Abuse and exploitation of women. Greed, envy and selfishness. Drug and alcohol abuse. Emasculation of men… If this is what you are looking for in entertainment, then Magic Mike will definitely satisfy your demand and deliver what it promises.

The film is not only dull and boring but loaded with shoddy performances that make D-grade male strippers look like Oscar winners, and it definitely gets the prize for one of the worst films of the year.

If you want to present a unique and exceptional view into the world of male stripping, at least begin with a story and a script that have merit and meaning.

The film revolves around Mike (Channing Tatum), a man of many talents and loads of charm. He spends his days pursuing the American Dream from as many angles as he can handle: from roofing houses and detailing cars to designing furniture from his Tampa beach condo. At night he is also the hot headliner in an all-male revue at Club Xquisite owned by Dallas (Matthew McConaughey).

Seeing potential in a guy he calls the Kid (Alex Pettyfer), Mike takes the 19-year-old under his wing and schools him in the arts of dancing, partying, picking up women and making easy money.

Tatum does his best to rise to the occasion as star and co-producer, but he is so overwhelmed by McConaughey’s overblown and hammy performance, that he does what he does best; smile and be his charming self.

Tatum’s character is a cocky and hardcore stripper who suddenly grows a soul when Cupid’s arrow strikes what seems to be left of his heart. (He abuses women for his own contentment and nothing else; it’s their worship of him that turns him into a godly and egotistical manipulator.)

The idea is very loosely based on Channing’s own experiences as a stripper when he was 19-years-old. During the writing process, scriptwriter and Tatum’s producing partner Reid Carolin (who also produced Tatum’s Stop Loss and Ten Year), turned fact into an absurd fictional reality that is appalling: filled with stereotypes with no depth or meaning and little integrity. Emotional abuse and physical abuse of drugs, alcohol and people form the core of the shallow characters in Magic Mike.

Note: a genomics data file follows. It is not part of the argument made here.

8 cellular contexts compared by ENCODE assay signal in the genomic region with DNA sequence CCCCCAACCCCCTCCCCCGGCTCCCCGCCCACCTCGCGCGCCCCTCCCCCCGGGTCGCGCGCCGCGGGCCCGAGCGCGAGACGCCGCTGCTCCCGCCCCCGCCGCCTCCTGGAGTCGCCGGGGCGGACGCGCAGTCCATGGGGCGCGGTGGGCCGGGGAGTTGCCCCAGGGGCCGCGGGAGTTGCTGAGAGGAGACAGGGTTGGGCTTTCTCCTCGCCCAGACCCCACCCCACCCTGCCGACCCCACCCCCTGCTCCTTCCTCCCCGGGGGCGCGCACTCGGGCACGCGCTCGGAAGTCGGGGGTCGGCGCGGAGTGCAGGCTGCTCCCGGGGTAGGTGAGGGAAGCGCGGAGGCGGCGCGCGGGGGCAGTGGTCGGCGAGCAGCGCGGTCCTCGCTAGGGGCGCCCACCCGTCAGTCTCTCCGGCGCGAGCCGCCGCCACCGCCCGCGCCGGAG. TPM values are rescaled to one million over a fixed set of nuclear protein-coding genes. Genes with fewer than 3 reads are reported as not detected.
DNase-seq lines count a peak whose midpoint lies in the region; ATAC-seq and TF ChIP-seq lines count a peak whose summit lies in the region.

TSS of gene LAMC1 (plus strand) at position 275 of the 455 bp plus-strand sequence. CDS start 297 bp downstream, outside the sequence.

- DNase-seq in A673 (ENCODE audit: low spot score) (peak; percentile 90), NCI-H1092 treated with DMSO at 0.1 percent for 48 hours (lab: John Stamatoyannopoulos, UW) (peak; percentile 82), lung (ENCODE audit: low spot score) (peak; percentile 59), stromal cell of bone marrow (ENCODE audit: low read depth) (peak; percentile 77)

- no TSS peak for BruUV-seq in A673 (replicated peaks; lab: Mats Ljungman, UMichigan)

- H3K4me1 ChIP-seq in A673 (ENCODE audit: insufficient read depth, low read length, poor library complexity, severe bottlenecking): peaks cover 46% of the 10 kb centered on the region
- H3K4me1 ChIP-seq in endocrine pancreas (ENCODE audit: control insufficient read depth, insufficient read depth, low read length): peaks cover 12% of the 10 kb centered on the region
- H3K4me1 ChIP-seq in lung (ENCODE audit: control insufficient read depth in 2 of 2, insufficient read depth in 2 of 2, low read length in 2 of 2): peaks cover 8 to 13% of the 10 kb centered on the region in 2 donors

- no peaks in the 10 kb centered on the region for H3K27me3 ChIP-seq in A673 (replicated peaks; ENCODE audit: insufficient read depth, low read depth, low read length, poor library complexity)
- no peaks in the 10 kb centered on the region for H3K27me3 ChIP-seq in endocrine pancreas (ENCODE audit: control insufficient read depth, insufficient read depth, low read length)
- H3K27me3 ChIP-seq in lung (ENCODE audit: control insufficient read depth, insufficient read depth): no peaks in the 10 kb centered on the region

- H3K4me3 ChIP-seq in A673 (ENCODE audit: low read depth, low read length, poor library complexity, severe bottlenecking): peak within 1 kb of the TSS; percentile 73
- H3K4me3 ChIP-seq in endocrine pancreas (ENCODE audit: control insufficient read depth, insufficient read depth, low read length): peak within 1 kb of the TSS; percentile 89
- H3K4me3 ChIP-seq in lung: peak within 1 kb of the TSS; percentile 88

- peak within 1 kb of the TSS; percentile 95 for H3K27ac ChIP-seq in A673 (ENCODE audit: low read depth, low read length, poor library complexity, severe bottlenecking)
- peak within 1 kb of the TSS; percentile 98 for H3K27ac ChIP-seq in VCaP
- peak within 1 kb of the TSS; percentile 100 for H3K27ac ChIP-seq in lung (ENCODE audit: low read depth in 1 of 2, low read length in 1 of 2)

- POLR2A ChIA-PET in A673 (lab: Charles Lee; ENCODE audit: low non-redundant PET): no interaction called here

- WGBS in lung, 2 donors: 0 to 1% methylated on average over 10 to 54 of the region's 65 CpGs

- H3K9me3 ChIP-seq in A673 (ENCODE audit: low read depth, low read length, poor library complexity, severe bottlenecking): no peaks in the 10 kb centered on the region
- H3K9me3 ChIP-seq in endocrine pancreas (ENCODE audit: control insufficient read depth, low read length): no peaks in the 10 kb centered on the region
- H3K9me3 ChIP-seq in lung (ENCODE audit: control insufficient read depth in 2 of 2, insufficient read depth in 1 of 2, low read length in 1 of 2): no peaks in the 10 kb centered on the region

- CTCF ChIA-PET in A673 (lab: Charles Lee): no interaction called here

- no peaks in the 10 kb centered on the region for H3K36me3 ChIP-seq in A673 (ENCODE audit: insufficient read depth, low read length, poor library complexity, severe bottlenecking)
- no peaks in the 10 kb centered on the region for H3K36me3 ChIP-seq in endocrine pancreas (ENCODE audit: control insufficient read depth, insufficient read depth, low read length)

One of the only redeeming elements in the film is Pettyfer, who delivers an impressive performance, although it feels as if he is completely in another movie; like Alice lost in Wonderland or a rabbit caught in headlights.

The least one could ask for in Magic Mike, particularly looking at the title and subject matter, is that it should be sexy.

Director Stephen Soderbergh, who started his career trying to be a provocative filmmaker with films like Sex, Lies and Videotape and the dismal Full Frontal, is a filmmaker who enjoys using his toys and focuses on context rather than content; he desperately tries to infuse sexy with a serious and contemplative ‘real-life’ approach.

The so-called ‘seriously choreographed’ dance routines are nothing but glorified aerobics, with the men pumping their crotches in cheap and unappealing degradation.

Ego and self esteem do not lie in pumping yourself up like a mad dog, thumping your chest and slapping your mates like cavemen, and howling at the moon.

‘Sexy’ must sizzle and not deflate sensuality or insult the intelligence of the audience. ‘Sexy’ embodies eroticism and sensuality, not nasty and cheap exhibitionism.

If you feel like watching a clever and amusing film about male stripping, spare a trip to the movies and re-watch The Full Monty, a thoughtful and meaningful glimpse into the trials and tribulations of male stripping.

Perhaps the intent of Magic Mike might be harmless comedy that spoofs the world of male stripping, but it sadly fall in-between not knowing what it wants to say, and taking itself way too serious.

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